Several victims accepted his offer, he said, although he acknowledged he has yet to meet representatives of the Toledo chapter of SNAP (Survivors Network of those Abused by Priests), a victims' advocacy group.

"Sadly, I don't feel that it's been possible" to meet with them, he said, "although I wouldn't rule it out for the future."

Bishop Blair, who holds a doctorate in theology from the Pontifical University of St. Thomas Aquinas in Rome, said he believes the priest shortage in the Toledo diocese and nationally reflects changes in society, not just in the church.

"There was a time when there was a strong Catholic identity and a sense of community and many young men stepped forward for the priesthood without even being asked," he said. "Those days are pretty much over."

The Toledo diocese ordained one priest this year.

Statistics show that people are postponing marriage until later in life, Bishop Blair said, and the same fear of making a lifelong commitment to a spouse is apparent in some people's hesitancy to enter the priesthood.

While some reformists are calling for the church to allow priests to marry or to ordain women, the bishop said he doesn't think such drastic changes would provide "an easy, automatic solution to our difficulties."

"It's clear that some churches that have married or women clergy are also having difficulties with regard to recruiting," he said.

Bishop Blair is facing criticism from within the ranks because some diocesan priests are not pleased with his leadership style. They contend that their new leader has not consulted them or collaborated with them, as did his predecessor, the late Bishop James Hoffman, who grew up in the diocese and served as Toledo's bishop for almost 22 years.

"Today, we've talked about pressures that I as a bishop might feel or experience here in Toledo," Bishop Blair said. "I think it's important to realize that all of our priests are also under a lot of pressure. They have a big responsibility with fewer numbers and, inevitably with a new bishop coming after over 20 years of a beloved predecessor, it is a time of change for everybody.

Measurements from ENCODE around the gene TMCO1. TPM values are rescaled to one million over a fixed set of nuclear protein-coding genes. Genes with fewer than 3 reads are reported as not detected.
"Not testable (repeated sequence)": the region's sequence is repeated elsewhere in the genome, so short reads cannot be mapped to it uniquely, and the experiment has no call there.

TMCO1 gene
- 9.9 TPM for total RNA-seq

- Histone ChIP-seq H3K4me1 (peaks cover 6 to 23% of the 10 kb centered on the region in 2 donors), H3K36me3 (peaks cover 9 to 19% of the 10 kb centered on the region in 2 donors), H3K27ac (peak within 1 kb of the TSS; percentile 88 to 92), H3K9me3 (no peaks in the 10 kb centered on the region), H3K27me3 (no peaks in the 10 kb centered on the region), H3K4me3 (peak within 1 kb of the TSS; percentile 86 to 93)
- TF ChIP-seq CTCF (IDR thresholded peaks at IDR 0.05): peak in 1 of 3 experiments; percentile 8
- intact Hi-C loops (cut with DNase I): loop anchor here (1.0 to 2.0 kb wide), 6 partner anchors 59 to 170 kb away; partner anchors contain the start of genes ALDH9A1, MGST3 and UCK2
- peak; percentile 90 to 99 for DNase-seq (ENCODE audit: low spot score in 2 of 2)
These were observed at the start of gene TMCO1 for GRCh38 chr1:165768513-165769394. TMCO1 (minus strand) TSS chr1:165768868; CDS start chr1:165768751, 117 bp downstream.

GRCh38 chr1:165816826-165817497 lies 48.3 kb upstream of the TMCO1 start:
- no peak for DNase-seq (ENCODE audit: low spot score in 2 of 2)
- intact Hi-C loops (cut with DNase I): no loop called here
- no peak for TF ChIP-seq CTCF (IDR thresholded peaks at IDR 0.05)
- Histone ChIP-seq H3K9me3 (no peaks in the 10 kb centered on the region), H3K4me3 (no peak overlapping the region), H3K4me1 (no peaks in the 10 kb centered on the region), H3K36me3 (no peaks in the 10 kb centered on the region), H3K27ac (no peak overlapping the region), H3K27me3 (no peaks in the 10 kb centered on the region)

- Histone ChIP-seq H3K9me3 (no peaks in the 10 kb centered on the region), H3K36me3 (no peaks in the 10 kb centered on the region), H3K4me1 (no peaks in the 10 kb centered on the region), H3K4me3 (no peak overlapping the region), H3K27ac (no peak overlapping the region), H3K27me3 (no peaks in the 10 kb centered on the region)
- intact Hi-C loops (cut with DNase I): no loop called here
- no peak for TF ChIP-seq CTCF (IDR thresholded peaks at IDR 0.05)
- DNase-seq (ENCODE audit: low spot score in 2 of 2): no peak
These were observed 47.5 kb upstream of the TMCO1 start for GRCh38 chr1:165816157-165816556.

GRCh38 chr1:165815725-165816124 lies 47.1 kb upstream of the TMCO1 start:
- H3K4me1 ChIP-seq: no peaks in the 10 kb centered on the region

"It takes time for both bishops and priests to get to know one another and, certainly, I will be looking for more opportunities to meet with priests on an informal basis for us to get to know one another better and for me to personally address any questions or concerns."

Bishop Blair spent several weeks in Mexico this summer studying the Spanish language and culture.

He said he feels it is important "given the increasing number of Hispanic Catholics in the United States." He is not fluent, but can celebrate Mass and "with some help" prepare remarks in Spanish.

He said his schedule over the past year has been much more demanding than when he was auxiliary bishop and pastor of a large parish in Detroit. And it's not just the amount of time spent on the job, "it is also on your mind. The responsibility is greater."

Bishop Blair said he tries to take off one day a week, which helps him "step back a little bit at times and gather our thoughts in a peaceful way and in a relaxing way."

When he arrived in Toledo, he brought a bicycle and said bike riding is one of his favorite pastimes.

"The bike's been sitting in the garage with flat tires for over a year now because I just haven't had time," he said. "But I can see a day when I might be able to fill those tires up and get out there in the Metroparks when the weather gets a little better."

Contact David Yonke at: or